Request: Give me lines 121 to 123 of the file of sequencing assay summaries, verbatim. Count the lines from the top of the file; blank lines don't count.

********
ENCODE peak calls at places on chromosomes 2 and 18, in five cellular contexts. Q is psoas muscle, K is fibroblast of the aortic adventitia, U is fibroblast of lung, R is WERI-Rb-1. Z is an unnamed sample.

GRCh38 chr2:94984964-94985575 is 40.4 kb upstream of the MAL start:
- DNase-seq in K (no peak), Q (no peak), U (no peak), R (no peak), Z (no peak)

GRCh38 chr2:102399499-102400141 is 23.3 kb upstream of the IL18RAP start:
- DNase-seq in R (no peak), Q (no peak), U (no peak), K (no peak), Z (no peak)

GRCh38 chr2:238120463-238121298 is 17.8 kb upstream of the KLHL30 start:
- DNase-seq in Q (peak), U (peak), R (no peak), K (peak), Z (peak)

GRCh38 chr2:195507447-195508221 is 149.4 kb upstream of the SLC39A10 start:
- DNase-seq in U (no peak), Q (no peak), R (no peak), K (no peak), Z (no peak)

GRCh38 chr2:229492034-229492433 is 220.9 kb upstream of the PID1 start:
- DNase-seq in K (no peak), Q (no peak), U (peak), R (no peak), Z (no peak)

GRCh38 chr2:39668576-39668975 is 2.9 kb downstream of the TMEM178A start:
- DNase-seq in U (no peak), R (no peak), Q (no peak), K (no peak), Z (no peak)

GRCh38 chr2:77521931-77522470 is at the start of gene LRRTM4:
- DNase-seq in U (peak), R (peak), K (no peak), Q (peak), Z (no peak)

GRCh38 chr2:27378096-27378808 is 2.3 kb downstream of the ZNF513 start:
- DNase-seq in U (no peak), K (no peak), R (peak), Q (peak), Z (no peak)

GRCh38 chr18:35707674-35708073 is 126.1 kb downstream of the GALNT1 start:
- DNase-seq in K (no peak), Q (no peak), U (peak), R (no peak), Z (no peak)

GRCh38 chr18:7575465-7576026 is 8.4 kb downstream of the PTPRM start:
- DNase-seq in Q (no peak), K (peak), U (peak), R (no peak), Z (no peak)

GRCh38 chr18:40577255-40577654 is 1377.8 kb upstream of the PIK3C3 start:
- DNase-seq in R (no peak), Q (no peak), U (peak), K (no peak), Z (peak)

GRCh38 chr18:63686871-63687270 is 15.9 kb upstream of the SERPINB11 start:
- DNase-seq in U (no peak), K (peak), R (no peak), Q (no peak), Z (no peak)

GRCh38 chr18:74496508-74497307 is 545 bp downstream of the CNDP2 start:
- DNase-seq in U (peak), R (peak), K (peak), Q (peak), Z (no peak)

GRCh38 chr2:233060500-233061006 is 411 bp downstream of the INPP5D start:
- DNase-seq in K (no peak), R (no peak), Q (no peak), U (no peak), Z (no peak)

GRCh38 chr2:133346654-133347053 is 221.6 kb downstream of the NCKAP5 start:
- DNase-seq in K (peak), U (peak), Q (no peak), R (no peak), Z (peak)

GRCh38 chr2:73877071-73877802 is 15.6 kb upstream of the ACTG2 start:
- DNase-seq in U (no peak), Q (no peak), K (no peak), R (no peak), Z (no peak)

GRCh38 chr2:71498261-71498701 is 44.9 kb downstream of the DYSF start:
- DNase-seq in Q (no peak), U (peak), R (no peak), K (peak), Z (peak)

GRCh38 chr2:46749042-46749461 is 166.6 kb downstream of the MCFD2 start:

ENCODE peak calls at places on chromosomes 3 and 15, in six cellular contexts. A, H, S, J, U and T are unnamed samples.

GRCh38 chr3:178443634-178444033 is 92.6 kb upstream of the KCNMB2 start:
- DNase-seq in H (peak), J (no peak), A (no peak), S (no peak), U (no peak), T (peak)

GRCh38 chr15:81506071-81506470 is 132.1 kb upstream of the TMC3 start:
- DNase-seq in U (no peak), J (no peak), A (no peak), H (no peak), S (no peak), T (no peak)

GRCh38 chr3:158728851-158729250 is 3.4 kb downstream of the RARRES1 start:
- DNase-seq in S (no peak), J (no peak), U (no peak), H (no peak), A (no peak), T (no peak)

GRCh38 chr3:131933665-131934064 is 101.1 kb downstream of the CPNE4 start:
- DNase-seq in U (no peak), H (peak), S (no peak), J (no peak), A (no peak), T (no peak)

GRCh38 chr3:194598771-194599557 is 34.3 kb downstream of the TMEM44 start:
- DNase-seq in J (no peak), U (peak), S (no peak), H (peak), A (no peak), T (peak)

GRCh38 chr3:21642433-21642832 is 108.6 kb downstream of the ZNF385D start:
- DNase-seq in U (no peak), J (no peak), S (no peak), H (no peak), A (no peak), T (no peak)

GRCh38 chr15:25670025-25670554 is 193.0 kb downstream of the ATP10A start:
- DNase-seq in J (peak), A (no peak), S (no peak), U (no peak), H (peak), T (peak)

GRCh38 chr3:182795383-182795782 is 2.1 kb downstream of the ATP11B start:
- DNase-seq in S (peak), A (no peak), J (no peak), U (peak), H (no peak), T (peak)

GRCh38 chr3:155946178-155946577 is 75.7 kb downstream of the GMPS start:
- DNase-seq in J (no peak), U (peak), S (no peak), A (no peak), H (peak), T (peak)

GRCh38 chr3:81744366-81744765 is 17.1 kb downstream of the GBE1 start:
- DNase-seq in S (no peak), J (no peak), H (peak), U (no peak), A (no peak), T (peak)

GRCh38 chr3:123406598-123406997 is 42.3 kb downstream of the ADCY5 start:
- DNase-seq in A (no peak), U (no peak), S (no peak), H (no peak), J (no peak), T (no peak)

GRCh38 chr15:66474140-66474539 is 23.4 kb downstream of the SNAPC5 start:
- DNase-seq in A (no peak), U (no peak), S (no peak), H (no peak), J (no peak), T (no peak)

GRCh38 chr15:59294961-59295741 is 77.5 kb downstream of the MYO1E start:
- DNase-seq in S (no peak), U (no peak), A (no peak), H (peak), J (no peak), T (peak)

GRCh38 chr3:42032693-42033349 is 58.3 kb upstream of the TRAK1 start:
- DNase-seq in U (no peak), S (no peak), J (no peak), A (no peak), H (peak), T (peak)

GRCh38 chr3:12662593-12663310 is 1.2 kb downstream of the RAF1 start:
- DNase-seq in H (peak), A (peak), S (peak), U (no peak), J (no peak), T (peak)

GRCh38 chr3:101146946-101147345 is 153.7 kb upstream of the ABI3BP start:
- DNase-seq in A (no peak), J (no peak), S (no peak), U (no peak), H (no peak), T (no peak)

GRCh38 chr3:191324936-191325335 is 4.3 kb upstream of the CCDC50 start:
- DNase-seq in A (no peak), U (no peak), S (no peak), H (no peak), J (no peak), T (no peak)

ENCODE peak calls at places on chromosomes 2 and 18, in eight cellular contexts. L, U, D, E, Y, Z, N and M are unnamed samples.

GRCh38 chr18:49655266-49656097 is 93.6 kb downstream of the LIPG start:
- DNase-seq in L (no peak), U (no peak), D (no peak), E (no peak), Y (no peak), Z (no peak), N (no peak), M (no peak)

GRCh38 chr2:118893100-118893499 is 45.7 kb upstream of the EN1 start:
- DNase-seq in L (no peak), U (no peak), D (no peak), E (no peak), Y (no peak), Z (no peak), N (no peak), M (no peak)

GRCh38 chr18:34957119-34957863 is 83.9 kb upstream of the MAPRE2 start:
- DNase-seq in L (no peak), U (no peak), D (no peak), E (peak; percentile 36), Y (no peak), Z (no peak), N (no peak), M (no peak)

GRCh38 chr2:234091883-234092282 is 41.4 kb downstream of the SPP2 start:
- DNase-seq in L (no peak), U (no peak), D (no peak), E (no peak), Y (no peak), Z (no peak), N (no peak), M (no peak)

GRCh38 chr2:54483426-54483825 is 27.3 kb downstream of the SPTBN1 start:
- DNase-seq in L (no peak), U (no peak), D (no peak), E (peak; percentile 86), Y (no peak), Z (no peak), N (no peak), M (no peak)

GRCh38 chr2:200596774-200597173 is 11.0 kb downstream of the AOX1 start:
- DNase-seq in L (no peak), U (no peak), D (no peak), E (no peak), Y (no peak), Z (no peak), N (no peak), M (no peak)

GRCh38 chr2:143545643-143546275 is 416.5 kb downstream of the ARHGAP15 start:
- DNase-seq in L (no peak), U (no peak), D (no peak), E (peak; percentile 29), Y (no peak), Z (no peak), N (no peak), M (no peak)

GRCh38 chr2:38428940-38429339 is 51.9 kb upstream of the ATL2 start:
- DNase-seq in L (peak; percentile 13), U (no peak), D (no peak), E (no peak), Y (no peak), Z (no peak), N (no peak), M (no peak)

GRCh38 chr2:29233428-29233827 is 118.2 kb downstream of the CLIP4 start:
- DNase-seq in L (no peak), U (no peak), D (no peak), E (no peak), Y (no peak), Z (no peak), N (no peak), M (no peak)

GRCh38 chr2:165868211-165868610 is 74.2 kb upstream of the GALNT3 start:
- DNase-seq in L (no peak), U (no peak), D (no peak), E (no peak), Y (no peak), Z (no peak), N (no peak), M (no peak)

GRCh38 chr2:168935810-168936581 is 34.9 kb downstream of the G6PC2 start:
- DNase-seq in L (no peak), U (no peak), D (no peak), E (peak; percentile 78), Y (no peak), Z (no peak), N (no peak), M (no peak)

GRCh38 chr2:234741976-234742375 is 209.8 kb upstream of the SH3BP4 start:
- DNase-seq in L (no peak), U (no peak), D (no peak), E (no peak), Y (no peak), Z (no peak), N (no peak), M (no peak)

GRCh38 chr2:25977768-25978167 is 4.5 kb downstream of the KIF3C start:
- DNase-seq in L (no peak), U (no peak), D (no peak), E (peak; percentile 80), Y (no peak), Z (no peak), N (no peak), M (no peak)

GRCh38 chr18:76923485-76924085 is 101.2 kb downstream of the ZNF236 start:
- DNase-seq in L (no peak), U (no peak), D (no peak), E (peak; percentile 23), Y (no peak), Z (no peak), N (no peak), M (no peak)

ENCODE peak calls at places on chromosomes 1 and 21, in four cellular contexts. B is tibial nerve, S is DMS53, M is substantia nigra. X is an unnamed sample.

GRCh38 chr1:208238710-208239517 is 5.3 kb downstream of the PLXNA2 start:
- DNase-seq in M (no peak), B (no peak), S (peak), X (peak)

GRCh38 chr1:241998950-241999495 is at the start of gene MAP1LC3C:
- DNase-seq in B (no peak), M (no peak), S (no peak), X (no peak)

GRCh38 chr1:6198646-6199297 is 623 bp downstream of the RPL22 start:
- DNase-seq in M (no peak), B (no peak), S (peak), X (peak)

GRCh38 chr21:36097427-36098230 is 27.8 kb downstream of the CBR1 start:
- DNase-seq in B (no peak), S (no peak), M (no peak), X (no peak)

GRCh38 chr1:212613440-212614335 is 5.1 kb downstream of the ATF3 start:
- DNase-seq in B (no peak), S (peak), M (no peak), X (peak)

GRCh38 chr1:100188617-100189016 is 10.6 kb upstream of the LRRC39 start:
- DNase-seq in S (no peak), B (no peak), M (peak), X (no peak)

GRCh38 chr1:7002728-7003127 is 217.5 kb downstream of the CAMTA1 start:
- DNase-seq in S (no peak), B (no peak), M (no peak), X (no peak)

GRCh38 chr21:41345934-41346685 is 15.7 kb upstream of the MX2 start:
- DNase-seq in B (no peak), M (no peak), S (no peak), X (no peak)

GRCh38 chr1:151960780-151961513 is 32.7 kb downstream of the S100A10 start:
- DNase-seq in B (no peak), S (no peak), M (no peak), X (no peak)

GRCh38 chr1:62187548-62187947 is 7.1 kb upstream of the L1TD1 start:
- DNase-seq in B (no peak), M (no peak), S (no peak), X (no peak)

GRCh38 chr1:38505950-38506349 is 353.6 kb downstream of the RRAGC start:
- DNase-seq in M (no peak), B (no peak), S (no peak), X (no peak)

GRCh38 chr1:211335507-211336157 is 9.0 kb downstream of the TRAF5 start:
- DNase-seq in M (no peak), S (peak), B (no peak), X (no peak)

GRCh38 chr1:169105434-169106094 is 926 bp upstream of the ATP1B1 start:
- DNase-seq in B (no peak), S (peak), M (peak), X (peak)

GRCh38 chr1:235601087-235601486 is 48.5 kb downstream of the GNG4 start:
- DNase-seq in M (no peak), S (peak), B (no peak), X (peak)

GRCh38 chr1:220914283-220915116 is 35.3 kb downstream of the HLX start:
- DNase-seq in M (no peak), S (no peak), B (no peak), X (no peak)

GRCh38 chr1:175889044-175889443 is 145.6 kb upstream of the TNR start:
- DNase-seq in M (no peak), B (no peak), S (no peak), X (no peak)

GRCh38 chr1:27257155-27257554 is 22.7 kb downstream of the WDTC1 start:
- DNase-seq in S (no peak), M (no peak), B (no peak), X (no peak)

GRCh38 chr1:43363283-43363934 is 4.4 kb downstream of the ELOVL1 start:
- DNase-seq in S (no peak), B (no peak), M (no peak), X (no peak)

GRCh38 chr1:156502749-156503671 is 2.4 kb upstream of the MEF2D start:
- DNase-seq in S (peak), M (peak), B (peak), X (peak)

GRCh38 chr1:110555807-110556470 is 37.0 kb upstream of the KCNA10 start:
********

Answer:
- DNase-seq in B (no peak), M (no peak), S (no peak), X (no peak)

GRCh38 chr1:38505950-38506349 is 353.6 kb downstream of the RRAGC start:
- DNase-seq in M (no peak), B (no peak), S (no peak), X (no peak)